Hotstart Inc., the Spokane-based engine heating equipment manufacturer, has reported a steady increase in employment and sales this year, bolstered by a recent influx of product orders as a result of Superstorm Sandy.
Hotstart CEO Terry Judge says a number of the company's customers are experiencing a surge in demand, stemming from a need for generators, which equates to an increase in orders for the manufacturer's products.
Judge says since the hurricane, the company has seen a jump in orders for diesel engine heaters from customers that build backup generators, including Caterpillar, Generac and Kohler. Judge says Kohler Power, a subsidiary of Wisconsin-based Kohler Co., who placed a large number of orders for heaters at the end of October is just one of its customers placing large orders for its engine heaters.
"We had another major event, and that's going to spur the whole industry," Judge says.
Judge says it's not uncommon to see a rise in demand for products used to help in disaster relief industrywide including those manufactured at Hotstart after a natural disaster hits; spikes were noted after the likes of Hurricane Irene in 2011 and the 2010 earthquake in Haiti.
Generac Power Systems Inc., a Hotstart customer that manufacturers generators for homes and small- to mid-sized businesses, is being singled out by investors for generator demand post-hurricane, Judge says. As of Oct. 31, the Wisconsin-based company's share value had risen more than 32 percent in a five-day period to a historic high of $34.
Judge says the late demand will raise the company's year-end revenue expectations slightly. He says emergency generator demand could mean the company will end 2012 closer to $50 million in sales, rather than slightly above $49 million, as previously forecasted. Last year, Hotstart reported $43 million in sales.
Judge expects sales to continue to grow in 2013. Projected sales for Hotstart next year are at $53 million.
Judge says employment at Hotstart has risen as well. Last year, the company reported having 166 full-time employees in November. Currently, Hotstart employs 190 people full time. Judge projects that the company will hire an additional 14 workers next year, and he says it already is advertising for five of them.
The rise in employment is due in part to the company opening three national and international sales offices. The most recent new office, in Japan, opened a year ago. Judge says the company doesn't have any immediate plans to open more sales offices.
"We're expanding quickly with these last three," Judge says. "We need to make sure they're solid and successful."
Judge says those offices' sales have been good. The Japan office is receiving new business from big-name companies such as Mitsubishi, which deals in large engine manufacturing. He says a Hotstart office in Germany recently hired an additional salesperson who has close ties to the marine power industry.
"The U.S. doesn't do a lot of marine power," Judge says, adding that there are several large European companies that handle marine power. "Those are the target customers for us, and we have a small but growing market share with them."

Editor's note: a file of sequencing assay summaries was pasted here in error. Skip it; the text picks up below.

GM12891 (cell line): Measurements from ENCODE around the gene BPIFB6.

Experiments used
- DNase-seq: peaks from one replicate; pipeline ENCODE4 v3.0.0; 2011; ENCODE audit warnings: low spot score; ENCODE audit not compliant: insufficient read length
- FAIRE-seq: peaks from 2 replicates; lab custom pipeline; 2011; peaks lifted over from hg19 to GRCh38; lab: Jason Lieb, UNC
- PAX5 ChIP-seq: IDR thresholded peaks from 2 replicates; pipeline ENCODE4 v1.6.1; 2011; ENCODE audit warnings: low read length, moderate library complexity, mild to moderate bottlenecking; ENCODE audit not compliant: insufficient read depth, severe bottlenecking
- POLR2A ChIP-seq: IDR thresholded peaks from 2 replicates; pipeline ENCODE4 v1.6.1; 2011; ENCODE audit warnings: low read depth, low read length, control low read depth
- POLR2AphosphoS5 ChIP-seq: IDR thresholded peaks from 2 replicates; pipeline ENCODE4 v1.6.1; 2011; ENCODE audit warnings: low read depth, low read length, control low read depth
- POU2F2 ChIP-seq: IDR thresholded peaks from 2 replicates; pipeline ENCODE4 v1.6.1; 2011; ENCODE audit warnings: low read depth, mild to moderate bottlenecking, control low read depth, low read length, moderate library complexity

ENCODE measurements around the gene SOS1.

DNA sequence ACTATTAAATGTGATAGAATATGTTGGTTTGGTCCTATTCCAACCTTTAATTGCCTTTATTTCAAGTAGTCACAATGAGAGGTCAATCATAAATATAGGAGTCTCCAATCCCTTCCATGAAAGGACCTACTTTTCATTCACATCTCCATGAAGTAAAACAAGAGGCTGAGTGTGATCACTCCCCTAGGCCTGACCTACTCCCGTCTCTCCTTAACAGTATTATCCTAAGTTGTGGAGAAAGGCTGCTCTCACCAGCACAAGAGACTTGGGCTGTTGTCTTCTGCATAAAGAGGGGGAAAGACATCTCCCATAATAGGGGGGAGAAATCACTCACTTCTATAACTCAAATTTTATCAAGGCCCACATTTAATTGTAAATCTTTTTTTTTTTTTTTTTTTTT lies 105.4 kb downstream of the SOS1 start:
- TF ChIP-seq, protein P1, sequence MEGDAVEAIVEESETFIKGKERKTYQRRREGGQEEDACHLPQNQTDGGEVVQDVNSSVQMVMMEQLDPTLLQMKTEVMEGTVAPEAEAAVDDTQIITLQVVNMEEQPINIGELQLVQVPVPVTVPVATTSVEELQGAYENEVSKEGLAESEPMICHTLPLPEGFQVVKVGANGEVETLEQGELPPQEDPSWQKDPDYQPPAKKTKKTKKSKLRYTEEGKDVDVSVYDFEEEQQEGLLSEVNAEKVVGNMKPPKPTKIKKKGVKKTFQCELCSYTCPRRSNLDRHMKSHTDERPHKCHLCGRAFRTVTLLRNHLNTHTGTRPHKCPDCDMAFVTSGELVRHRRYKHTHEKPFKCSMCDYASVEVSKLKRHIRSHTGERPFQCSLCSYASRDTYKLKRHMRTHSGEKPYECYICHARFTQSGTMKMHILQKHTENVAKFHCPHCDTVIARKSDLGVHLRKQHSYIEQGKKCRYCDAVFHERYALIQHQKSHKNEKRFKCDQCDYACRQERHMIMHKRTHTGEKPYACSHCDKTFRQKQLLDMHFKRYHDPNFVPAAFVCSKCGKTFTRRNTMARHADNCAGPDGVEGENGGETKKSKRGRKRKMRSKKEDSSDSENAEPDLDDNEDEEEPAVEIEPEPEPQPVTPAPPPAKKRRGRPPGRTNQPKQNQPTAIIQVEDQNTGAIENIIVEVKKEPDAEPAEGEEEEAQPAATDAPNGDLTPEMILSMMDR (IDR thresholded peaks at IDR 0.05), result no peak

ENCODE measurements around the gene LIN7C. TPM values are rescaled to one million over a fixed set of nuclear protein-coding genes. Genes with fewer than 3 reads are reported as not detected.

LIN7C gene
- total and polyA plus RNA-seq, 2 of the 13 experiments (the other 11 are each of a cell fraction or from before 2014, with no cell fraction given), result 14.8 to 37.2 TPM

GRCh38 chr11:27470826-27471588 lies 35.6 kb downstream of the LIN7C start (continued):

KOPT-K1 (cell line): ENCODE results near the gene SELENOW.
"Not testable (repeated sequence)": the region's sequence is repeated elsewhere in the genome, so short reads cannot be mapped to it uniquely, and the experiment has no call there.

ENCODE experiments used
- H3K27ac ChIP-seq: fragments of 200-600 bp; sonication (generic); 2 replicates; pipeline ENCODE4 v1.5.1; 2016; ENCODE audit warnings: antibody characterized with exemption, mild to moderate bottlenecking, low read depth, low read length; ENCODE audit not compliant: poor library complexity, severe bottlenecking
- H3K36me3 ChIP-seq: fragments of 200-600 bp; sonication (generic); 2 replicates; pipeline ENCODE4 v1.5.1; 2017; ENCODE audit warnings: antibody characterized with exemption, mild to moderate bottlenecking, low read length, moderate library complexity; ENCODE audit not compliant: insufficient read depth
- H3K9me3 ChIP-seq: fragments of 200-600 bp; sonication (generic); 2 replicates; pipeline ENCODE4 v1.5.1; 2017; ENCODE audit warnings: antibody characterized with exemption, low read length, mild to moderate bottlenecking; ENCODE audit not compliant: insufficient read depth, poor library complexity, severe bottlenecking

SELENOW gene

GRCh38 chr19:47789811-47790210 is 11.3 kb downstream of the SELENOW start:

Hotstart manufactures engine heating systems for trucks, locomotives, gas pipeline compressors, heavy-duty industrial equipment and ships.
Recently, Hotstart exhibited a new 144-kilowatt coolant heating system for use on ships at a German trade show in September. The system is a larger version of another marine system already produced by Hotstart, which ranges in size from 2 kilowatts to 36 kilowatts. The heating system is designed specifically for large engines and stationary power applications, such as large generators on marine vessels.
"We're going to be getting our order for our first system here to go to Europe, which is exciting," Judge says.
Hotstart currently occupies a 128,000 square-foot facility at 5723 E Alki in Spokane Valley. Judge says in terms of expansion, the factory is at its capacity, but internal methods of making production lines more efficient have freed some space up.
"Physically, we're okay now, but we're always expanding our product line," he says.
Hotstart ramped up a new production line last week for its HOTflow engine heaters, decreasing the floor space needed to put together the product.
The production line was a year in the making. Judge says the line was developed by production operators and lean-manufacturing technicians.
Used commercially in backup generators, HOTflow engine heaters work by using a pump to circulate coolant through an engine.
Judge says HOTflow heaters reduce energy costs compared with a more conventional "thermosiphon" heater that requires the coolant to be raised to a higher temperature in order for it to circulate.
The new production line allows workers to swivel the heater to allow easier visibility and accessibility, as opposed to working with the product in an immobile vice. Judge says it makes it less strenuous on workers and reduces needed floor space by consolidating material storage.
Judge says once workers get used to the new setup, he anticipates it will lead to faster and more efficient production of the HOTflow heater.
The heater was developed in partnership with Avista Utilities in May 2011. Judge says since that partnership was formed, interest at other utility and power companies using the heaters in their generators has grown. He says federal utility Bonneville Power Administration, and Seattle City Light recently have started marketing the heaters to their customers to help businesses decrease energy consumption. He says Seattle City Light plans on doing an installation of a HOTflow heater at the Fred Hutchinson Cancer Research Center in Seattle this year.
"That's what gets really exciting is how this is moving out of Spokane and down the West Coast," Judge says.
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